Why the Cleveland Cavs Won't Win the NBA Finals

Dan CallagyContributor IApril 11, 2009

BOSTON, MA - MARCH 6: LeBron James #23 of the Cleveland Cavaliers battles Rajon Rondo #9 of the Boston Celtics at the TD Banknorth Garden on March 6, 2009 in Boston, Massachusetts. The Celtics won 105-94. NOTE TO USER: User expressly acknowledges and agrees that, by downloading and/or using this Photograph, user is consenting to the terms and conditions of the Getty Images License Agreement. (Photo by Jim Rogash/Getty Images)

Last year, the Boston Celtics won their first NBA championship in 22 years. They accomplished this task by playing great defense, taking advantage of their collective experience, and capitalizing on the leadership capabilities of their guys.

This year's No. 1 Eastern Conference seed, the Cleveland Cavaliers, has only one of those things (defense), and that will prevent LeBron & Co. from taking their place in history alongside the '08 C's.

I'll break down how they come up short in the other two areas for you.

Consider this one word: "experience."

Now, consider these two more words: "LeBron James."

LBJ is the only guy on the Cavs who has significant Playoff exposure.

Sure, Maurice Williams is a great point guard, but he was on the Bucks for four years, and they made the postseason just once in his tenure, when Mo was just a rookie.

Yes, Cleveland has other players with years under their belt like Zydrunas Ilgauskas, Ben Wallace, Wally Szczerbiak, and Joe Smith, but this squad has only three players with more than 10 years experience in the NBA.

In contrast, the Celtics have five: Kevin Garnett, Paul Pierce, Ray Allen, Stephon Marbury, and Mikki Moore.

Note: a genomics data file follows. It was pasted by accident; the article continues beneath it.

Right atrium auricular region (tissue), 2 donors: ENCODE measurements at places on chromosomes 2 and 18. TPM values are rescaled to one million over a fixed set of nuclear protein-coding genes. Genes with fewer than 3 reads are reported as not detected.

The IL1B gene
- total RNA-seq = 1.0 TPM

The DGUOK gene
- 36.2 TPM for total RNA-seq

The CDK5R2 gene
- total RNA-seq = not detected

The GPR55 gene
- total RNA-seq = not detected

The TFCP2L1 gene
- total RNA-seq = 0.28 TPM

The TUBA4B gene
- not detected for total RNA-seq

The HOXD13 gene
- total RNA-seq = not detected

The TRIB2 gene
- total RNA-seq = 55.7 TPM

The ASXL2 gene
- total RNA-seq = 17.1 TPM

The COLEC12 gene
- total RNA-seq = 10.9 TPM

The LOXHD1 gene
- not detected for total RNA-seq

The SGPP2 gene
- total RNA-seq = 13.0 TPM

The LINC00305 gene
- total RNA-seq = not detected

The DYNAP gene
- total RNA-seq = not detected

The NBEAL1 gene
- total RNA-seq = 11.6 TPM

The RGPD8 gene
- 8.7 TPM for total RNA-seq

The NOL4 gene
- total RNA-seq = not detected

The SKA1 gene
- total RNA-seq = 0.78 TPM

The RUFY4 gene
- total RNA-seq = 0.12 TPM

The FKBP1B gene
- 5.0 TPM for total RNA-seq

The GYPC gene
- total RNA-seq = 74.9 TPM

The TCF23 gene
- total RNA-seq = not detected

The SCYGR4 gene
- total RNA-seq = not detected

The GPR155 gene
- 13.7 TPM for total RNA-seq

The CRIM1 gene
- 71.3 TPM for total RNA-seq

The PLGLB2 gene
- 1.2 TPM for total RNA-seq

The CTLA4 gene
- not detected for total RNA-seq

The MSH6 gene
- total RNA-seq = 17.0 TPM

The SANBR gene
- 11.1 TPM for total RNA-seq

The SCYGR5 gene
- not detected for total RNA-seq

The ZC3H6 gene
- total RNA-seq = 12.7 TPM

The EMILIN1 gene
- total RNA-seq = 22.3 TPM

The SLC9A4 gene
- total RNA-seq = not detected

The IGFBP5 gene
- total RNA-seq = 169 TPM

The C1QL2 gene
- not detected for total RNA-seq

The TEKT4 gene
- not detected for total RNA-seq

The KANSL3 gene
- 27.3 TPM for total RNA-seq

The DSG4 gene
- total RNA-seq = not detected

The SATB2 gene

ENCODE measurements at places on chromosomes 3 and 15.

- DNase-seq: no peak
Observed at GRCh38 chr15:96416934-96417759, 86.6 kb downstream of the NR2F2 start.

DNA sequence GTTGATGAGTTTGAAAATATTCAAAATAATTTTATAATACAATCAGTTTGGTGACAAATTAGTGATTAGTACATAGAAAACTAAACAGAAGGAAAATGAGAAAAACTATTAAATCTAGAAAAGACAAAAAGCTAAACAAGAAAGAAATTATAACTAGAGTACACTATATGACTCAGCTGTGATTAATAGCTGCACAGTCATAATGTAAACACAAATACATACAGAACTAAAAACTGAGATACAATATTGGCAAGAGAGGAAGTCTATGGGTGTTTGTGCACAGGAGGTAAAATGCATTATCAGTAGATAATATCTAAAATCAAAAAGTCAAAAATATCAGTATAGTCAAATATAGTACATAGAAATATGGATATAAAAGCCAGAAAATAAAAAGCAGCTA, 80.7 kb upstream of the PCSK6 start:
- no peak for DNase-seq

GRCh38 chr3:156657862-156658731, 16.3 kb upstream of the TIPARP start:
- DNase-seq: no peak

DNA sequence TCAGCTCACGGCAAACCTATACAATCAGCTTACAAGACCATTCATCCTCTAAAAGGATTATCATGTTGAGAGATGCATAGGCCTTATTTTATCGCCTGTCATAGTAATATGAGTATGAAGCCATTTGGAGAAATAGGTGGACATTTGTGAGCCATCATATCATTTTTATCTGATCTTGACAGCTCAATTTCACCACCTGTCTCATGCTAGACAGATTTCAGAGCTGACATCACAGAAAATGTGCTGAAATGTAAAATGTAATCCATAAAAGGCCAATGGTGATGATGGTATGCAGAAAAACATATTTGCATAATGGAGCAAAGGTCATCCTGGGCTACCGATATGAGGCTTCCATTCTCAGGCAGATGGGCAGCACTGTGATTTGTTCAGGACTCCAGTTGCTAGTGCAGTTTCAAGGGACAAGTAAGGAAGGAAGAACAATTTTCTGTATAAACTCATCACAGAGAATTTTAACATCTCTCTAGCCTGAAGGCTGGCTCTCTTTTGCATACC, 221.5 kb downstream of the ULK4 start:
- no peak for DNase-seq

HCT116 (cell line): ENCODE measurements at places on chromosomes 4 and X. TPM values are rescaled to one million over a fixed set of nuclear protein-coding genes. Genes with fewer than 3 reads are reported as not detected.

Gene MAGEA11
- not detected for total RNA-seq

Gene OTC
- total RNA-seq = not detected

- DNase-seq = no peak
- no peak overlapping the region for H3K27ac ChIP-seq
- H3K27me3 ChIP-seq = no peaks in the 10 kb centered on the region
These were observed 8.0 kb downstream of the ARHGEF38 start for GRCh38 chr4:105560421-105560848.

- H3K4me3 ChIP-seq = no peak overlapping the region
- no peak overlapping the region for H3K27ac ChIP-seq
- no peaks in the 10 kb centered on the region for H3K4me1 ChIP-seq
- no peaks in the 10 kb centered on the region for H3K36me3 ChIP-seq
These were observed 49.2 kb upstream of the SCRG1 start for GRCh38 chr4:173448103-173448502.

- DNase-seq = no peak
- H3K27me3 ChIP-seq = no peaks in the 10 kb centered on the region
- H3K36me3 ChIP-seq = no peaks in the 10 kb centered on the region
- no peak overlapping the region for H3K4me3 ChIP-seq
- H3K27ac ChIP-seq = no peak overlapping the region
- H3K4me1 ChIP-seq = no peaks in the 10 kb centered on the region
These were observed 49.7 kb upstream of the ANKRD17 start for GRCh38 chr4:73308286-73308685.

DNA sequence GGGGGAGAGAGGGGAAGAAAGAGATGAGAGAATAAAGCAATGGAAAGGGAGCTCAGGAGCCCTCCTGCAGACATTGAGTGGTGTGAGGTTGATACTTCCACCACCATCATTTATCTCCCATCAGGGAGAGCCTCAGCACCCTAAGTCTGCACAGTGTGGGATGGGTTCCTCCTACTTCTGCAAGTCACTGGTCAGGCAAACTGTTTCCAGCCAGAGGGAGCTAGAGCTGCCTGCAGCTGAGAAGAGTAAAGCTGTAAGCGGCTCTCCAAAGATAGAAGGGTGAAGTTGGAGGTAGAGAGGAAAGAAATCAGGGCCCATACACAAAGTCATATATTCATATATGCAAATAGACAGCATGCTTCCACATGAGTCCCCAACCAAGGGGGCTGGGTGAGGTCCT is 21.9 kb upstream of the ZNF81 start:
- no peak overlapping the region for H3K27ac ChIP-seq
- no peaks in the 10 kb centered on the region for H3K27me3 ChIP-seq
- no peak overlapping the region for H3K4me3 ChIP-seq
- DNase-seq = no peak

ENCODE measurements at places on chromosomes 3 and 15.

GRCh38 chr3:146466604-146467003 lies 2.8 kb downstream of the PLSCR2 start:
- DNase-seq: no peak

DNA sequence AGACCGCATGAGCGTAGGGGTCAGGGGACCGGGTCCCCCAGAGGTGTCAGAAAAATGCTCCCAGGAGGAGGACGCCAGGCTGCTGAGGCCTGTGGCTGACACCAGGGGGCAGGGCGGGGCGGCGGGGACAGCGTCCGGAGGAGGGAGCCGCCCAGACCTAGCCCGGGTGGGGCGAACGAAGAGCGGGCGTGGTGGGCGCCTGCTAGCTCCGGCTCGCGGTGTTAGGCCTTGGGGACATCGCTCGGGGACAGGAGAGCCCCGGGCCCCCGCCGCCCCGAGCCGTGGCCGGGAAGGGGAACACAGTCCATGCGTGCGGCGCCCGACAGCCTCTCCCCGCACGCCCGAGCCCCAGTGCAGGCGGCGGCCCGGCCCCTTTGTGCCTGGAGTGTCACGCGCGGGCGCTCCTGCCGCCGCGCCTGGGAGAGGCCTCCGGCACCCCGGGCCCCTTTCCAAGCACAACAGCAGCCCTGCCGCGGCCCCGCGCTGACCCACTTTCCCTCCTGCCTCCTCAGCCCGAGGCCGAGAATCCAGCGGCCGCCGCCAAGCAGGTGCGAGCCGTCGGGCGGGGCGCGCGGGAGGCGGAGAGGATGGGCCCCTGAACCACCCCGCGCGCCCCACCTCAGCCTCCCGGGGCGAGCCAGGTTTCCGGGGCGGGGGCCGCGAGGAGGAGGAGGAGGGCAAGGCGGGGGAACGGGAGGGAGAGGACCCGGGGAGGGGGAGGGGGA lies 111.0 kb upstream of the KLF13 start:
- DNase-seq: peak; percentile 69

The Cavs do have the same starting five as they did last year, but other than that continuity, they're pretty much a brand new team except for bench player Daniel Gibson.

Now that being said, leadership was even more important to the Celtics' title run last season. They had the definition of a "Celtic" in Paul Pierce.

Every year, the Red Auerbach Award is given out to the player on the Celtics who best exemplifies what it means to be a member of the Boston club. "P-Dub" won it six years running, from 2003 to 2008, though this year Ray Allen took it home.

But that just shows that other players are stepping up and being leaders. Two-seed or not, the Celtics have a legitimate chance at winning the 'ship again because of this.

Meanwhile, the Cavaliers have LeBron and "Big Z" to lead, but that's it.

They only have three players who score 10-plus points per game: "The King," Mo, and Ilgauskas, though Delonte West is creeping close with 9.6 PPG.

The Cavs are a great team, no doubt about it, but they are beatable. All opponents have to do is shutdown LeBron, and they are more than halfway to a victory.

It should be a very interesting Playoffs.